Why was the South African President Jacob Zuma booed at Nelson Mandela’s memorial service? Nelson Mandela promised a South Africa based on freedom and equality when he was elected in 1994, but twenty years on has his dream been lost?
As the country mourns its heroic leader, the nation Mandela fought so hard to create is slowly disintegrating. Violence is commonplace, unemployment is out of control (estimated at 25%) and the ruling ANC Government, in particular President Zuma is accused of rampant corruption.
Reporter Matthew Carney travels to South Africa to try and understand the forces that threaten to pull the "rainbow nation" apart. What he finds after 20 years of ANC rule is a tiny black elite who have enriched themselves at the expense of a poor black majority. For the poor not much has changed... eighteen million people live on less than two dollars a day.
The Marikana mine massacre illuminates the massive contradictions and difficulties confronting the country. On August 16, 2012, 3,000 miners gathered to protest sub-standard wages. The police opened fire killing 34 people and wounding another 78. Some were killed in the initial attack, but it's alleged that many who died were actually shot in cold blood by police after the initial salvos were fired. Later, it was alleged the police planted weapons on the dead to justify their actions. Carney talks to miners and protestors who survived the massacre, many of whom tell their stories for the first time. Some claim they were tortured and one miner tells how he was shot seven times by a black policeman.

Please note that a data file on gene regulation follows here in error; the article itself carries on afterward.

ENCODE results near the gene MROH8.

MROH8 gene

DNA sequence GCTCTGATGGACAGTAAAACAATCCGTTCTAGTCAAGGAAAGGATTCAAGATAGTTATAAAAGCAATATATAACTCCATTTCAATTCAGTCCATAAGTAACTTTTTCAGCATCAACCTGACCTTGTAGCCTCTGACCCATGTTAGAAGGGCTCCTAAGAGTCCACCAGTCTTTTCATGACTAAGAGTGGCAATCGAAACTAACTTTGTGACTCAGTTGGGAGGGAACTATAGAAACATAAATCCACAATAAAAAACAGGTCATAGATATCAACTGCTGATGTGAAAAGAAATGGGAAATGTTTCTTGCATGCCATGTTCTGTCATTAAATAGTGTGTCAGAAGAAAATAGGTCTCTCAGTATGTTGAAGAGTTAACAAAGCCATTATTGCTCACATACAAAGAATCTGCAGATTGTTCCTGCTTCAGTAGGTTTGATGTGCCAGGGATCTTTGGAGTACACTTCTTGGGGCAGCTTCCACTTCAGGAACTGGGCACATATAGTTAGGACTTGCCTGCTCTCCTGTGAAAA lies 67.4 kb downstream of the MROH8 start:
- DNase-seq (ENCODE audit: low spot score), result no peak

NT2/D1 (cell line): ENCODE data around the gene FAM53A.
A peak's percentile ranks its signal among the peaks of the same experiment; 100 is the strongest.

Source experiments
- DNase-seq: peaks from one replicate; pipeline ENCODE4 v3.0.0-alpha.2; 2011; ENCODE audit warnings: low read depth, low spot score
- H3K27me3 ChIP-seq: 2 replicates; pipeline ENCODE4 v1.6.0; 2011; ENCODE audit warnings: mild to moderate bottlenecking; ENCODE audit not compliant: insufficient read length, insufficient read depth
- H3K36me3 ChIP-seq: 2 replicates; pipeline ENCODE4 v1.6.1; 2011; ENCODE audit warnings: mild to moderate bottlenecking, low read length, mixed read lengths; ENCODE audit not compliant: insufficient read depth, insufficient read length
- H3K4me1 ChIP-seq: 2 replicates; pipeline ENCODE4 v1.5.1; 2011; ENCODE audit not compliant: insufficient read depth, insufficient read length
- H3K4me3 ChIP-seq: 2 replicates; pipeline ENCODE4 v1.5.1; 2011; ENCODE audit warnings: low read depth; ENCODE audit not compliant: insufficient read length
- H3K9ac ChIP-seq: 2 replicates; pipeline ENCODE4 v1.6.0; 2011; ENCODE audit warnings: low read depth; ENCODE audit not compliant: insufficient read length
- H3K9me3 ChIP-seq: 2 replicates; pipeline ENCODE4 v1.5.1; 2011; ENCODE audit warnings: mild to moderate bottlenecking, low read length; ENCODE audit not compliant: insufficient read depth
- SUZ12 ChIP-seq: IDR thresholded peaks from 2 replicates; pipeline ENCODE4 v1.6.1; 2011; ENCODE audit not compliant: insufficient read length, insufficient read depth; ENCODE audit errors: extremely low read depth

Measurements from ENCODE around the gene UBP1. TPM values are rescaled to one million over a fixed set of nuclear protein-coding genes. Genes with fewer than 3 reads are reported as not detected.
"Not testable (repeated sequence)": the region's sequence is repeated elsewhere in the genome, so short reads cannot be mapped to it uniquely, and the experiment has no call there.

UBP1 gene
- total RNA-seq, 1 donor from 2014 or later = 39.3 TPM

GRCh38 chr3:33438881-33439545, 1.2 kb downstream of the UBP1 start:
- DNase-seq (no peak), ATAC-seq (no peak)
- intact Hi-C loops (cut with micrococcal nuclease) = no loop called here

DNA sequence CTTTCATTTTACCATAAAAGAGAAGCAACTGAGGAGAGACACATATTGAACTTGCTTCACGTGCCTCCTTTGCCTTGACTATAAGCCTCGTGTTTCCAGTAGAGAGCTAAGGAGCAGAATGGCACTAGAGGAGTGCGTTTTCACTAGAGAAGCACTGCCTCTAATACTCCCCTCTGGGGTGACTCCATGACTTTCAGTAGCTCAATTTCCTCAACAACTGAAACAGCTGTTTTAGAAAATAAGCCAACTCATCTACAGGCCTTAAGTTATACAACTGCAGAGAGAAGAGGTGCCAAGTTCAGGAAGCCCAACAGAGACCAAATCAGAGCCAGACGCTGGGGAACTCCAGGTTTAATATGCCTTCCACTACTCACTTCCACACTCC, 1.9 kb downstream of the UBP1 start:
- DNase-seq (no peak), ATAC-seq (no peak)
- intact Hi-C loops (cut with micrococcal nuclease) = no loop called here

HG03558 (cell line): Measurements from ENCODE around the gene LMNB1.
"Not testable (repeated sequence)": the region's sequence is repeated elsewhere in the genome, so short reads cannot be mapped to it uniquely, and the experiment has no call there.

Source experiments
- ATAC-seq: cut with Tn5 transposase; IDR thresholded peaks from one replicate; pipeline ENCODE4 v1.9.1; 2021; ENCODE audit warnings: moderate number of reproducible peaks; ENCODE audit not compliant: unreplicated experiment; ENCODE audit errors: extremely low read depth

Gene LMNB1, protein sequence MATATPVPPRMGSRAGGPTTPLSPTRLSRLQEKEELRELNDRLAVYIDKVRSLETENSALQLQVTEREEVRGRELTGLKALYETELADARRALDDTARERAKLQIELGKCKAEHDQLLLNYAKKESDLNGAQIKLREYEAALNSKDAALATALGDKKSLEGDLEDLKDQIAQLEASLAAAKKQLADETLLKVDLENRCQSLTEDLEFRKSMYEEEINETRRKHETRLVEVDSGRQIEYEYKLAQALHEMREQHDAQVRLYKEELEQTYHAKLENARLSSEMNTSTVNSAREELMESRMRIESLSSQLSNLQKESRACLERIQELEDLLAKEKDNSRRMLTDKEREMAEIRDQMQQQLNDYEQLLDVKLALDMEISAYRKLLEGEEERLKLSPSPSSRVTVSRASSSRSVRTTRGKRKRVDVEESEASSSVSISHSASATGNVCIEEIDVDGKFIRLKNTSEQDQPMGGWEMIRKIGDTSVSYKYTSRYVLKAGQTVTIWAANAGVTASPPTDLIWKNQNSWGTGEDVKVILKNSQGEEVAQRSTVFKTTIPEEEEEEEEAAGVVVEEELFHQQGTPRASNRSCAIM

Marikana shocked the nation and evoked powerful memories of Apartheid massacres like Sharpeville and Soweto. The program also examines the Commission of Inquiry that has been set up to find out what really happened at Marikana. The commission resumes hearings in South Africa on Jan. 6, 2014.
Corruption is the other major national issue. As one corruption investigator told the program: "If we are losing billions to corruption, you can imagine what we could have done with the money." While the government struggles to provide housing for people, it's now alleged that same government has authorised a retirement home to be built for President Jacob Zuma at a cost to the public purse of nearly $30 million. His supporters say it's in the interests of security but the house has already gone way over any official allocation. President Zuma is pleading ignorance but the documentary’s investigation has obtained documents that suggest otherwise. Twenty years ago Nelson Mandela pledged to his people that the massive wealth of South Africa would lift the poor black majority out of poverty and there would be jobs and houses for all. Two decades on that promise runs hollow and the seeds are there for further upheaval and political instability.
Produced for ABC Australia.
Louie Eroglu, ACS
Thomson – Reuters
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